Thursday, August 25, 2011
181. ALL the KING'S MEN
It has been 4 months since I've rated a book 5/5. This book deserves it for so many reasons. The plot is multi-layered and very absorbing. The prose is deceptively simple but so profound and enthralling. Supposedly based on the real life story of politician Huey Long of Louisiana, the novel traces the life of Willie Stark as he rose from an unknown to a powerful governor as chronicled by his political aide Jack Burden, the novel's narrator. But as much as this classic is about Willie Stark's politics and the power (and corruption) it brings, it is more about the story of Jack Burden and his complicated relationships with his mother, and his childhood friends Adam and Anne. Great literature at its best!
To get there you follow Highway 58, going northeast out of the city, and it is a good highway and new. Or was new, that day we went up.'(opening lines)
'We would go down the Row -- the line of houses facing the bay -- and that was the place where all my pals had been. Anne who was an old maid, or damned near it. Adam, who was a famous surgeon... And Judge Irwin, who lived in that last house, and who had been a friend of my family and who used to take me hunting with him and taught me to shoot and taught me to ride and read history to me from the leather-bound books in the big study in his house.'(40)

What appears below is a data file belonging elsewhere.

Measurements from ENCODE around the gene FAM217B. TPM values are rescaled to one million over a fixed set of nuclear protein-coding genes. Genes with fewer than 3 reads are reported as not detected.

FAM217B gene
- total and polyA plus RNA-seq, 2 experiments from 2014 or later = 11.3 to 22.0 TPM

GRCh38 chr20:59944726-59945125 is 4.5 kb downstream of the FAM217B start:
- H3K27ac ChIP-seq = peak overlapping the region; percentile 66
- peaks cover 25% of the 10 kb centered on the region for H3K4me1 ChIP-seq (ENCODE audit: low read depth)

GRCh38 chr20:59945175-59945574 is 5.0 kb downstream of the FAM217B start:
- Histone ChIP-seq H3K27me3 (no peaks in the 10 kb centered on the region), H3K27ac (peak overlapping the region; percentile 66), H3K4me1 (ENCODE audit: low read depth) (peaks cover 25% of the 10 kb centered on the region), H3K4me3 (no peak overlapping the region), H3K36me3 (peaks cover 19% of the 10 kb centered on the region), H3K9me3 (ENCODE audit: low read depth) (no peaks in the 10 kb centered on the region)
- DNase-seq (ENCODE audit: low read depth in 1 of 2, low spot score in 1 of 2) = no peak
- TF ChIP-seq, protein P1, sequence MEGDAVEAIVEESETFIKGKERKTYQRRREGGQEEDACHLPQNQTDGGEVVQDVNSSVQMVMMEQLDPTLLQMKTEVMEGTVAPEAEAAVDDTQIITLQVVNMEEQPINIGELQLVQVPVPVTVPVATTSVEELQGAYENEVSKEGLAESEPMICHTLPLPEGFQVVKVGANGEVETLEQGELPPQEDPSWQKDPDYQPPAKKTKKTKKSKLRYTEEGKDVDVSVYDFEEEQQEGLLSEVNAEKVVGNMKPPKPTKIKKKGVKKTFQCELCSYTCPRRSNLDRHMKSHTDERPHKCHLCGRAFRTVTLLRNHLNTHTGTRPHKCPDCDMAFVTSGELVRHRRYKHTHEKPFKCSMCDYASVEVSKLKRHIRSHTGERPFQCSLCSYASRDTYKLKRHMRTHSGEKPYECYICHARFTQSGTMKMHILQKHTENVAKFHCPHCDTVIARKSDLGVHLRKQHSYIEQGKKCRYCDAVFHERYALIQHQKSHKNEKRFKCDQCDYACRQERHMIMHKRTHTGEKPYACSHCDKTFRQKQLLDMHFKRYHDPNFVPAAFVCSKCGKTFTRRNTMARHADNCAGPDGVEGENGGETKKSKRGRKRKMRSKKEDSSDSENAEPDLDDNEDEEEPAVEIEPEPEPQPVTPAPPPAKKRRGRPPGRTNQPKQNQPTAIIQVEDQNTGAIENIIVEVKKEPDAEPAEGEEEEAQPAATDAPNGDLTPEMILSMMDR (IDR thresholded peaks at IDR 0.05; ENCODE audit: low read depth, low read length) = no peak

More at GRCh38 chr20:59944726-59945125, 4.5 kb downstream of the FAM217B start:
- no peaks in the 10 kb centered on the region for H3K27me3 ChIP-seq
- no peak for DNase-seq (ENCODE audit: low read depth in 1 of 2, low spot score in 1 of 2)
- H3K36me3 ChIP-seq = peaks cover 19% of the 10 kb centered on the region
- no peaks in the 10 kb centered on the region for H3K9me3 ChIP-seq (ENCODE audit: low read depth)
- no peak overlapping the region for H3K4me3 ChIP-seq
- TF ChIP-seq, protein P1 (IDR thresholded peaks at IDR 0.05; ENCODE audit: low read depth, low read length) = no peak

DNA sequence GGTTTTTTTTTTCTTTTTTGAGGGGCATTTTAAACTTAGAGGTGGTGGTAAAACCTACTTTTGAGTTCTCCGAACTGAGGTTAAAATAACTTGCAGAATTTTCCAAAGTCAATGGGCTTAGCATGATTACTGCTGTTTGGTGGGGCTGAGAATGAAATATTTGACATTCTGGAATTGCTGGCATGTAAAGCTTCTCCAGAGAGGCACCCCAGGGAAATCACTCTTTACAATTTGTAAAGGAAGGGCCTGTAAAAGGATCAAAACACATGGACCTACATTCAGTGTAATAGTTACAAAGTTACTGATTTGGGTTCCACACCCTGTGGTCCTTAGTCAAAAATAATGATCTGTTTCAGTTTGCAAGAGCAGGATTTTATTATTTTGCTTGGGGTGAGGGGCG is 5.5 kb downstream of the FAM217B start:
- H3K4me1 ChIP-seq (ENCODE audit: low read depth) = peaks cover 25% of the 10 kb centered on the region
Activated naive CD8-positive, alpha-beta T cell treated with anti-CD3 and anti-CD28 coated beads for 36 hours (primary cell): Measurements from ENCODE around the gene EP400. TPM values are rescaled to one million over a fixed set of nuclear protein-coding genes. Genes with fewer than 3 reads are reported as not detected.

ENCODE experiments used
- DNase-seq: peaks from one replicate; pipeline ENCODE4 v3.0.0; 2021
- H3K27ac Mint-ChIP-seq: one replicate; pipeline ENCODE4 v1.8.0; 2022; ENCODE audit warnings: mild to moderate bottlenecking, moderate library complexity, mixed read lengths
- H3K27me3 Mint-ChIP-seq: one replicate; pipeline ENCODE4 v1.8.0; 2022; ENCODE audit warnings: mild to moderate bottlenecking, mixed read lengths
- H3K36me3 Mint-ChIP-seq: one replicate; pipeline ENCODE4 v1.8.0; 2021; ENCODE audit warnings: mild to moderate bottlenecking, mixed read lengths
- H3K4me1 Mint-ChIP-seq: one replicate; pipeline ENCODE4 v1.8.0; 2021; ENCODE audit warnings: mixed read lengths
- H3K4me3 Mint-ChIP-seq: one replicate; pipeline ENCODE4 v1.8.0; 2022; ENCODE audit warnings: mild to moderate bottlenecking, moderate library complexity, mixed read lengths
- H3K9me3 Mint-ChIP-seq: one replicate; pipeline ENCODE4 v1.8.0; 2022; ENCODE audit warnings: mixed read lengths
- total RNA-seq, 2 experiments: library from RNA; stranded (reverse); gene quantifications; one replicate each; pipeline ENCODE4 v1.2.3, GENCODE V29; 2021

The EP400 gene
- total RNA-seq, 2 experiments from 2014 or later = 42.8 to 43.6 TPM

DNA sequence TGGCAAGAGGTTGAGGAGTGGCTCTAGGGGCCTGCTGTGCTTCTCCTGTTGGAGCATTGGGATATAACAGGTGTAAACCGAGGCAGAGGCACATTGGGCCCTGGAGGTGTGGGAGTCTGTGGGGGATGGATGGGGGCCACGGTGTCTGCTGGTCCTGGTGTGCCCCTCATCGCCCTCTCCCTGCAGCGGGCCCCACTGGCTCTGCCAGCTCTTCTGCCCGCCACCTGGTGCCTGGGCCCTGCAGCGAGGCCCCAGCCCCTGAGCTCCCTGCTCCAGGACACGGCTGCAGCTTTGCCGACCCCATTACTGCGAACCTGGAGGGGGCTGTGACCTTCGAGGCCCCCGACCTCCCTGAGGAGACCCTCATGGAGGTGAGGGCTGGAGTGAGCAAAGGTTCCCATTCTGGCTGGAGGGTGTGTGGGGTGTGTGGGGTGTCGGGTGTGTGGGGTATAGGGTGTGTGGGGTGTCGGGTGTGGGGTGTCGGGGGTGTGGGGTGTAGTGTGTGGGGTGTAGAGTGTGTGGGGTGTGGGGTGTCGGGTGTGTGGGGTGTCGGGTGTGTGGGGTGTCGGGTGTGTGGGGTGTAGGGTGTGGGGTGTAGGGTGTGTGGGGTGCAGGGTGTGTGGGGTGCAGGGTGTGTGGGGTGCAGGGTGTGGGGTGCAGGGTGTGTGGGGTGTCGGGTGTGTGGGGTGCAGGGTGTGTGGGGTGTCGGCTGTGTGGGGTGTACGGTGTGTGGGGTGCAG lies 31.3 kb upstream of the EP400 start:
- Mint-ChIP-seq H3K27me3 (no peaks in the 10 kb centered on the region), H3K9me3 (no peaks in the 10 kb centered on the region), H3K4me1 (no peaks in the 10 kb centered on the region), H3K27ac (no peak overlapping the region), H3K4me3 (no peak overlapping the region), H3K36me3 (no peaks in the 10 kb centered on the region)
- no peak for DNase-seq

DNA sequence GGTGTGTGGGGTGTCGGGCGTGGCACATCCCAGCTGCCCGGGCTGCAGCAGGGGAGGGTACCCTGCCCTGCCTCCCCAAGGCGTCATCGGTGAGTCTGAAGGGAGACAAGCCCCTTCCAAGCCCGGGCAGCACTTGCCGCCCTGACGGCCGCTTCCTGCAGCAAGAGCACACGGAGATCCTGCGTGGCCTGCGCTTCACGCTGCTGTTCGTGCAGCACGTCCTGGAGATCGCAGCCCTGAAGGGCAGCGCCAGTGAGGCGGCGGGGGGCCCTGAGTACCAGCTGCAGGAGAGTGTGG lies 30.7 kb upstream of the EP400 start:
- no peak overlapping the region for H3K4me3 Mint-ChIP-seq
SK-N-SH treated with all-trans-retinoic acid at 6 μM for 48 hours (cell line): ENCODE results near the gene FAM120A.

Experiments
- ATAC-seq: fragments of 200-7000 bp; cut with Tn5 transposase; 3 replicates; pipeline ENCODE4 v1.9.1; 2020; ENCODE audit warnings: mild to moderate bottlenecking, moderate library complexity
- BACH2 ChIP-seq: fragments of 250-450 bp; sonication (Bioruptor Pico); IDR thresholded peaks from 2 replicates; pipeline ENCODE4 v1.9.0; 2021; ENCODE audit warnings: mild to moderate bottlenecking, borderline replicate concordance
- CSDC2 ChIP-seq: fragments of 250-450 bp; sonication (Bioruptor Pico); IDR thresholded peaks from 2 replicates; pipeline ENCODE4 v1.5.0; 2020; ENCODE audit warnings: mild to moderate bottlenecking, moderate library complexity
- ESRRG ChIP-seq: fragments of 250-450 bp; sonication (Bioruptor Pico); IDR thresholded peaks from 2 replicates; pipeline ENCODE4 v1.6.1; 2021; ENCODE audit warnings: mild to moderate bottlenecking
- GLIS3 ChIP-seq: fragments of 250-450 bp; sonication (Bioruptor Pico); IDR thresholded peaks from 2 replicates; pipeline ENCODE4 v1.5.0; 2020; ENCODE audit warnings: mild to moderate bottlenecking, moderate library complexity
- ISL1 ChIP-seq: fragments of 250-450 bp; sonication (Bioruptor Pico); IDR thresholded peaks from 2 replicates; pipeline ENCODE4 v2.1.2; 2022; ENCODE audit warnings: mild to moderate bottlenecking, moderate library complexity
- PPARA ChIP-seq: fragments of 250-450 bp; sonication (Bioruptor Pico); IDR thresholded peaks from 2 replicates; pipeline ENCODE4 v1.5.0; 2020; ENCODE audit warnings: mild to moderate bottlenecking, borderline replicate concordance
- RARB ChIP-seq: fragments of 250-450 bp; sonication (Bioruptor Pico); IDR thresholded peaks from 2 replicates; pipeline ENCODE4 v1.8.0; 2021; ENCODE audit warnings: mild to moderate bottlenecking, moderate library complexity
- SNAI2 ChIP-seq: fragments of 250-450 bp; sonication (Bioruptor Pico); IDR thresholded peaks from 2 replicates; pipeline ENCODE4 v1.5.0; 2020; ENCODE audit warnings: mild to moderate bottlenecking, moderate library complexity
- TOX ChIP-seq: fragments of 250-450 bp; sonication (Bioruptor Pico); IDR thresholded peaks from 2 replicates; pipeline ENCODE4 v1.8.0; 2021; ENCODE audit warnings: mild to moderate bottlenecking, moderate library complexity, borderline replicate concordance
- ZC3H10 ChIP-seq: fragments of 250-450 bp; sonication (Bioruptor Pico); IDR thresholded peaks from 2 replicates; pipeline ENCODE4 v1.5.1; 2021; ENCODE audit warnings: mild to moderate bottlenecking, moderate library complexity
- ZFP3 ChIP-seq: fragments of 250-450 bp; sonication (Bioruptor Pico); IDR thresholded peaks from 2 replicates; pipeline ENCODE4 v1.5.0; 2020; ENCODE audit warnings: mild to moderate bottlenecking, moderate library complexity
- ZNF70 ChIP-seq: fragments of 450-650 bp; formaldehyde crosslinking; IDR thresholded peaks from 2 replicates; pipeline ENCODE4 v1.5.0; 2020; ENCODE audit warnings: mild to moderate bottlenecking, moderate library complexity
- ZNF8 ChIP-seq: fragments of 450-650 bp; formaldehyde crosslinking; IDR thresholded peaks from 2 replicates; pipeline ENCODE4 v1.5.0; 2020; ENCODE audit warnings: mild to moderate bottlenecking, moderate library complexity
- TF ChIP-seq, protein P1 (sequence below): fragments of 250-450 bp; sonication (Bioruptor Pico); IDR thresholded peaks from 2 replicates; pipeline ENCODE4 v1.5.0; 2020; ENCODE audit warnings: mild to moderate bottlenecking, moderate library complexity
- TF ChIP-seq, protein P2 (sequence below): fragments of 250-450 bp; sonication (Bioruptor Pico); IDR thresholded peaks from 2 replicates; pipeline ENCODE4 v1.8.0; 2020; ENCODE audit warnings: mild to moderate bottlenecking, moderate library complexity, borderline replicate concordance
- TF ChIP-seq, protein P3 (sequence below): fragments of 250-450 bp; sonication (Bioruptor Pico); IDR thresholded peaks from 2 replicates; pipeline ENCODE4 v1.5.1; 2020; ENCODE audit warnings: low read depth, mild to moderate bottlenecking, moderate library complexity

"Dirt's a funny thing," the Boss said. "come to think of it, there ain't a thing but dirt on this green God's globe except under water, and that's dirt too. It's dirt makes the grass grow. A diamond ain't a thing in the world but a piece of dirt that got awful hot. And God-a-Mighty picked up a handful of dirt and blew on it and made you and me and George Washington and mankind blessed in faculty and apprehension. It all depends on what you do with the dirt. That right?"(45)
'Or is it possible that fellows like Willie Stark are born outside of luck, good or bad, and luck, which is what about makes you and me what we are, doesn't have anything to do with them, for they are what they are from the time they first kick in the womb until the end. And if that is the case, then their life history is a process of discovering what they really are, and not, as for you and me, sons of luck, a process of becoming what luck makes us. And if that is the case, then Lucy wasn't Willie's luck. Or his unluck either. She was part of the climate in which the process of discovering the real Willie was taking place.'(63)
'There is nothing more alone than being in a car at night in the rain. I was in the car. And I was glad of it. Between one point on the map and another point on the map, there was the being alone in the car in the rain. They say you are not you except in terms of relation to other people. If there weren't any other people there wouldn't be any you because what you do, which is what you are, only has meaning in relation to other people. That is a very comforting thought when you are in the car in the rain at night alone, for then you aren't you, and not being you or anything, you can really lie back and get some rest. It is a vacation from being you. There is only the flow of the motor under your foot spinning that frail thread of sound out of its metal gut like a spider, that filament, that nexus, which isn't really there, between the you which you have just left in one place and the you which you will be when you get to the other place.'(128-129)